Crouching 'tiger' Sabalenka on the prowl at Australian Open

Fifth seed Aryna Sabalenka marched into the last 16 of the Australian Open on Saturday and then declared she would have to "stay low like a tiger" to beat  in-form Belinda Bencic.

The Belarusian mauled 32nd-ranked Belgian Elise Mertens 6-2, 6-3 on Margaret Court Arena to burgeon her status as a favourite for the first Grand Slam of the year.

Bencic, of Switzerland, was just as dominant in her 6-2, 7-5 victory over Italy's Camila Giorgi on Rod Laver Arena.

Sabalenka described how she would try to cope with hard-hitting Bencic and her big serve.

"I feel like I have to stay really aggressive in the first few shots and then the slower ball or shorter ball will come," Sabalenka told reporters at Melbourne Park.

"It's all about fast feet on the first few shots. I have to be like a tiger, ready, stay low and be ready for that."

Sabalenka needed just 74 minutes to beat her former doubles partner Mertens -- the pair won five titles together including the Australian Open in 2021 -- but said it hadn't been as easy as it looked.

"It's really tough to play against her, especially. She's a great player, unbelievable fighter," said the powerful Sabalenka, who is yet to win a major.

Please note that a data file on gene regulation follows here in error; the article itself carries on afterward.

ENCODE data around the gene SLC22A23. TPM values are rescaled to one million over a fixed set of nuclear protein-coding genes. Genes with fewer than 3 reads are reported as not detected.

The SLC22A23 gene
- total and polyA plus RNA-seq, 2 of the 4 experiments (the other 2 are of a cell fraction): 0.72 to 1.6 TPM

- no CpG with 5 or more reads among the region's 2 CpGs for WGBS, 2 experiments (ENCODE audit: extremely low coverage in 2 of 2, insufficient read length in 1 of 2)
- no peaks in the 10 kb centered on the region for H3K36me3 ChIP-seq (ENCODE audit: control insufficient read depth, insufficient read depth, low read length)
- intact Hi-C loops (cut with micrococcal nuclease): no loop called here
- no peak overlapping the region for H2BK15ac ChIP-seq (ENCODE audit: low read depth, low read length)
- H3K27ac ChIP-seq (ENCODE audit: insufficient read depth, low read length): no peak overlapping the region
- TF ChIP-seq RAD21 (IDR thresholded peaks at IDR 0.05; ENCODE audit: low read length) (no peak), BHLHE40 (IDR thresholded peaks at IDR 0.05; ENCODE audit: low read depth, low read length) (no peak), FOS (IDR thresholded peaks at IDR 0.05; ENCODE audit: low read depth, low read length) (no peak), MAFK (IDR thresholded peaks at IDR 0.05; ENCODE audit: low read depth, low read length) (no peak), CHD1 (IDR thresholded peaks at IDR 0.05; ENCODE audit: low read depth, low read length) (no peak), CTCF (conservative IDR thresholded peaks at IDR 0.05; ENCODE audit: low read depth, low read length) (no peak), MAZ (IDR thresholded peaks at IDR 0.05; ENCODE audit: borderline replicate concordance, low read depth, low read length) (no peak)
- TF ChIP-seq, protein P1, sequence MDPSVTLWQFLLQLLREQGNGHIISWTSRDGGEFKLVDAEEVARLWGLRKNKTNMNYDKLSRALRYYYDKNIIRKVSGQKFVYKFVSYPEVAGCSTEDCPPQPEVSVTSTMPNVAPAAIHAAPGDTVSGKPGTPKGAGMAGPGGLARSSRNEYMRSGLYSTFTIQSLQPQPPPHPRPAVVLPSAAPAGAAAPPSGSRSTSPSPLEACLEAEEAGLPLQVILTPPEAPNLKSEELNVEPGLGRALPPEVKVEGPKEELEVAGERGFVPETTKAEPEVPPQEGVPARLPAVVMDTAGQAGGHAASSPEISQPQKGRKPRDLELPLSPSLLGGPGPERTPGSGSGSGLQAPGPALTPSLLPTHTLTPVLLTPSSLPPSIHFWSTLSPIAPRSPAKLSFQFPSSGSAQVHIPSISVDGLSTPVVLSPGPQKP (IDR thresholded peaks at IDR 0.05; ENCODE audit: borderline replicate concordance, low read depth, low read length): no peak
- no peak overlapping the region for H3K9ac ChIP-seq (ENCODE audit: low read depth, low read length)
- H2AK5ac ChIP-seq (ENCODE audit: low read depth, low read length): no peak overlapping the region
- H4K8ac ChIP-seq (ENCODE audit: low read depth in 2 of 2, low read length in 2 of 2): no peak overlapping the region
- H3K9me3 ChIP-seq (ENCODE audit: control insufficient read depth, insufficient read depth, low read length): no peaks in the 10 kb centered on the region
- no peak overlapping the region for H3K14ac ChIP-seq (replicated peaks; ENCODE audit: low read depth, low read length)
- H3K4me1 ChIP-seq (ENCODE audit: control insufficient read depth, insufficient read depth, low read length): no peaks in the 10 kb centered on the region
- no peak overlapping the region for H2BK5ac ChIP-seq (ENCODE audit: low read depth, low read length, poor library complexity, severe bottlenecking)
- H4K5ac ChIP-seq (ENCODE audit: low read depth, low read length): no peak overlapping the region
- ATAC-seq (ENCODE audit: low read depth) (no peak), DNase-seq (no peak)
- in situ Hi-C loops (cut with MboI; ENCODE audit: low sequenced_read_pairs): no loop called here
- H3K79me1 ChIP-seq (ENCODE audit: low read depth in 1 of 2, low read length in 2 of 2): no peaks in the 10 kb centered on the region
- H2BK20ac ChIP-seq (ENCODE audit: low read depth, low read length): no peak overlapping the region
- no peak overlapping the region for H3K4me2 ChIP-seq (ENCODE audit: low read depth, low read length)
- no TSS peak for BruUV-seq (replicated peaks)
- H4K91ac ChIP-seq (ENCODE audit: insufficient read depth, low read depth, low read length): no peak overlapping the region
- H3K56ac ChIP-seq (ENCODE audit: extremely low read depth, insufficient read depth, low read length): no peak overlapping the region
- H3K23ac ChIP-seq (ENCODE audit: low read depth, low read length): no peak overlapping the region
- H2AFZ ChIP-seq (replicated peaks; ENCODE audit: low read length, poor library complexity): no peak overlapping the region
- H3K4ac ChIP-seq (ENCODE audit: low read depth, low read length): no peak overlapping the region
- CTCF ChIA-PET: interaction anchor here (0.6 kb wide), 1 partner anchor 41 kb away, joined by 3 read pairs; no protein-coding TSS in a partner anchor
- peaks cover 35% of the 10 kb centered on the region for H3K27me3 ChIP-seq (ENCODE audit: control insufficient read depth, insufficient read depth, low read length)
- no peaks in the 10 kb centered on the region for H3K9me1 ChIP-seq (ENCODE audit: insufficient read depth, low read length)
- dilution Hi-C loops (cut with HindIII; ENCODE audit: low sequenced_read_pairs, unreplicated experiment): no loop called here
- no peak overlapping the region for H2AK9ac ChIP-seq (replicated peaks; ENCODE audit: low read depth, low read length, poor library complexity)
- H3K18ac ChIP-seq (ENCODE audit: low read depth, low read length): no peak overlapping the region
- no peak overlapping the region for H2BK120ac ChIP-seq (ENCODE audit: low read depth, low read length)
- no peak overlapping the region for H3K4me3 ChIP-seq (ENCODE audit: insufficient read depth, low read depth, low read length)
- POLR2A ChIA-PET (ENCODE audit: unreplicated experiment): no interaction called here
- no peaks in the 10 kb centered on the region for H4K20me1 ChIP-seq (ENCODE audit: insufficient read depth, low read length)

"I knew it's going to be tough. I'm super happy that I was able to stay focused from beginning to the end to win this match because she's an amazing player."

Sabalenka, who has admitted to suffering from big-match jitters in the past, said she had to stay focused as expectation grows that she could win a maiden Grand Slam title in Melbourne.

"Before, in the second week, I remember I was getting nervous. I was overthinking, overdreaming," she admitted.

"I was too emotional on court. I really believe if I'm going to stay the same calm mindset on court, I really believe that I can get it."

Sabalenka and Olympic champion Bencic are both on a roll this year in Australia.

They each won titles in Adelaide earlier this month, both are yet to drop a set in Melbourne and both are now on seven-match unbeaten runs.

Something will have to give when they clash on Monday for a place in the quarter-finals.

"Sabalenka is a very aggressive player, has a lot of power," said Bencic, who is aiming to become only the second Swiss woman to win the Australian Open after Martina Hingis, the 1997, 1998 and 1999 champion.

Bencic, who last week returned to the world's top 10 for the first time since 2021, has Sabalenka's former coach Dmitry Tursunov in her corner for the fourth-round encounter.

"Dmitry was her coach before, so he can help me a lot. I hope so," said Bencic.

dh/pst